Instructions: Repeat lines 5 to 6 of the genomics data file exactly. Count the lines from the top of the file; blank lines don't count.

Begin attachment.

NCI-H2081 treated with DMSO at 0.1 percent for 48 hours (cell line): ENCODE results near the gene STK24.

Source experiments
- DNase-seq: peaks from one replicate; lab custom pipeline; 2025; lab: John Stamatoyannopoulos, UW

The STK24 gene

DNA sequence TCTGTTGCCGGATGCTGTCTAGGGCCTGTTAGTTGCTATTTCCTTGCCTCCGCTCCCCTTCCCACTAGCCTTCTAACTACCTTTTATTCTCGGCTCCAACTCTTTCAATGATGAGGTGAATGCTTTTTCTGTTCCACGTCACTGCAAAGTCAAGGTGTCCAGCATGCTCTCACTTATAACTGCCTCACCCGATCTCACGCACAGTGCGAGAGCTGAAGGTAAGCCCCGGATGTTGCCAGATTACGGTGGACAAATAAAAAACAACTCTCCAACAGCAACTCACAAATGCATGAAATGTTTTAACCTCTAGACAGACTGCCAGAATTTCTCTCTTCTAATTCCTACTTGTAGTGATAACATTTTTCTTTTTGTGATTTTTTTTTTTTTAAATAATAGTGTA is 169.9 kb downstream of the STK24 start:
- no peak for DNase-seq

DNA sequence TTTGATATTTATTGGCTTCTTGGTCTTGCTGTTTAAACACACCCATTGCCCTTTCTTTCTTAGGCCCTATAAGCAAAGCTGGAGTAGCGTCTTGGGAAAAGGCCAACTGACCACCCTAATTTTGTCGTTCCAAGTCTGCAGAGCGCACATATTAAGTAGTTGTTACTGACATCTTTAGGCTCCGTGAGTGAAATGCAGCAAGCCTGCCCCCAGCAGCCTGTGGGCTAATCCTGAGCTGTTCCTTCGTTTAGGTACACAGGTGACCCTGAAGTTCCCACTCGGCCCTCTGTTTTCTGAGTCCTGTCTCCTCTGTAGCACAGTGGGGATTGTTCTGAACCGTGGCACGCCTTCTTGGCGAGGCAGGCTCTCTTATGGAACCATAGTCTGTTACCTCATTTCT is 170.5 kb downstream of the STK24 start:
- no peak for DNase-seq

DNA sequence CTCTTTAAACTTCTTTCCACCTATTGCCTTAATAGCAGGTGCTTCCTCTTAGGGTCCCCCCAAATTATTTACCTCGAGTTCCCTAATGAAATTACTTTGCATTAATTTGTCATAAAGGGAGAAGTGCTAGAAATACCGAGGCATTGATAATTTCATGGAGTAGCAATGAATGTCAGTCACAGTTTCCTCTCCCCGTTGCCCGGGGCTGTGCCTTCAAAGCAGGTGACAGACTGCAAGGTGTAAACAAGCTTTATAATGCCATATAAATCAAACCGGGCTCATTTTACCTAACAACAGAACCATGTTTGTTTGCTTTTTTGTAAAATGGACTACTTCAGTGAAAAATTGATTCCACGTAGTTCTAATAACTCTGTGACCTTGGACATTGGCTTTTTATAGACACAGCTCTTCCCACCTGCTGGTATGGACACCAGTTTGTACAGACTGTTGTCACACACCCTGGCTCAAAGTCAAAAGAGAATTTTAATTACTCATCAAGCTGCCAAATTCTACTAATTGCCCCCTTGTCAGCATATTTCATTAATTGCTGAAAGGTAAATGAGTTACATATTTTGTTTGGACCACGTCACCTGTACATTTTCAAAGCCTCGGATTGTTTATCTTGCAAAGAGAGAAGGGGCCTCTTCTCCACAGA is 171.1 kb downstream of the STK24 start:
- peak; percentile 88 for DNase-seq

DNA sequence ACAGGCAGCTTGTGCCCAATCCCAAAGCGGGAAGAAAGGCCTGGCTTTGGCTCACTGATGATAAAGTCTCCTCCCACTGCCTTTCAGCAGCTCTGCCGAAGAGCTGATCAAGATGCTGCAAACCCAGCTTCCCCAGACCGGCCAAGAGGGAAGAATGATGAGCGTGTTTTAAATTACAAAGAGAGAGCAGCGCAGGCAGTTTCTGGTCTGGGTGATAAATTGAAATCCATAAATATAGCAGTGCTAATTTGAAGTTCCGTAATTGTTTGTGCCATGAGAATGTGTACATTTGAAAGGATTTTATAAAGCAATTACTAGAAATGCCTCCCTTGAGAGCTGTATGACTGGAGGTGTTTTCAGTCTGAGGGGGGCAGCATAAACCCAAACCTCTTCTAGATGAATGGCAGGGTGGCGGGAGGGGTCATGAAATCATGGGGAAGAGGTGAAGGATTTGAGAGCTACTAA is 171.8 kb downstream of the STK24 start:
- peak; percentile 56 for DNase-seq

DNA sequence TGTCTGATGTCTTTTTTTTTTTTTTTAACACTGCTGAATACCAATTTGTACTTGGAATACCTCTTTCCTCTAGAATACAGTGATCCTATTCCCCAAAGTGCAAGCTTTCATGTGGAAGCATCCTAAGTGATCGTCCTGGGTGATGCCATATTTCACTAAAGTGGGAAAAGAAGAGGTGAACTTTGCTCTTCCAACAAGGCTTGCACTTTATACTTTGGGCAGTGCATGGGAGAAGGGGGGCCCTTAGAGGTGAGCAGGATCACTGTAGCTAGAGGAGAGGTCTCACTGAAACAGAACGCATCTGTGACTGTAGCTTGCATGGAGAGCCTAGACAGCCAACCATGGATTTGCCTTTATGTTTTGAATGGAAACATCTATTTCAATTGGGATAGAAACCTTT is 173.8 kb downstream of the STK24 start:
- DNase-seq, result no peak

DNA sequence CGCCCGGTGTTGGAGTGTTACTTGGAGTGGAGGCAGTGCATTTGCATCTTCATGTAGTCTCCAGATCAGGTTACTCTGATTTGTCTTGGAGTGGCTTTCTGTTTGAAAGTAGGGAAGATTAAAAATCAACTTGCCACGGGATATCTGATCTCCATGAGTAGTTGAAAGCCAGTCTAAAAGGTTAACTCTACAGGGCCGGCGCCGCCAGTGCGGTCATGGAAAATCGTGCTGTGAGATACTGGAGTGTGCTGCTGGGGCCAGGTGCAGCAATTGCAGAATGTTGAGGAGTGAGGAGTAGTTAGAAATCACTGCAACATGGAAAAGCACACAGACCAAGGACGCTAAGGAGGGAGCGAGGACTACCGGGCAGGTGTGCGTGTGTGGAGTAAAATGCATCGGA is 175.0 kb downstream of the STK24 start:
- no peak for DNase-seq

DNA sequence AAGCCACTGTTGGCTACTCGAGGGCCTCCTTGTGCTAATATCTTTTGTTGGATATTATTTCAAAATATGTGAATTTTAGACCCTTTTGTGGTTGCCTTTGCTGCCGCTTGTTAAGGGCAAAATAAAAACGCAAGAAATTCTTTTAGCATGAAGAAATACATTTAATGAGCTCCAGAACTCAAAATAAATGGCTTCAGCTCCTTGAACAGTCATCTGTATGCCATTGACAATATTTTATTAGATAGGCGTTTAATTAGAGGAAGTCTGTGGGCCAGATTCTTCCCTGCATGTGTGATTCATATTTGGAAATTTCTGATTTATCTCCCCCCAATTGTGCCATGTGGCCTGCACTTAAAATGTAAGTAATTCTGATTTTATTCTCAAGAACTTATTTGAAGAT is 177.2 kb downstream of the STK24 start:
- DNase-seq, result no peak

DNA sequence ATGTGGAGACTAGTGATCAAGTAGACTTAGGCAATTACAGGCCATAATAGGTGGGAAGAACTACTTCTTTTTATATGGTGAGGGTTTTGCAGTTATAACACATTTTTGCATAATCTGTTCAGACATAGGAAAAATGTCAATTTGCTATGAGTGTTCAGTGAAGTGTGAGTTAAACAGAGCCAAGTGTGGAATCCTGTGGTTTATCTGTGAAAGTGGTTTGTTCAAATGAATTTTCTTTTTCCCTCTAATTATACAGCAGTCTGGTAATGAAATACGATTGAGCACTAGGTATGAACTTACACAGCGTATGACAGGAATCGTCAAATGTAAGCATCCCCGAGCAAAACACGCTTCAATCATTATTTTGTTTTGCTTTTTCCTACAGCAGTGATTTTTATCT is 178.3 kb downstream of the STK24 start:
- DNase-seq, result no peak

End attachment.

DNA sequence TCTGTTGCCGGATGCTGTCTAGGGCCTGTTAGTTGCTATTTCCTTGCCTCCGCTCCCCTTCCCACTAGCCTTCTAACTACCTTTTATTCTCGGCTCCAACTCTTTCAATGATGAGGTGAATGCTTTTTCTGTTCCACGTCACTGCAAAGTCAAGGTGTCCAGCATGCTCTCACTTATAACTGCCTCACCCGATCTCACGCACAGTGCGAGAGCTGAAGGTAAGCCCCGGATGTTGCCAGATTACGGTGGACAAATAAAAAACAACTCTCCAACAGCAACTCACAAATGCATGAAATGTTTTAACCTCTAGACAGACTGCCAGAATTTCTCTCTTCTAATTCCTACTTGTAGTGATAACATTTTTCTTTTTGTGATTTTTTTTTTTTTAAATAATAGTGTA is 169.9 kb downstream of the STK24 start:
- no peak for DNase-seq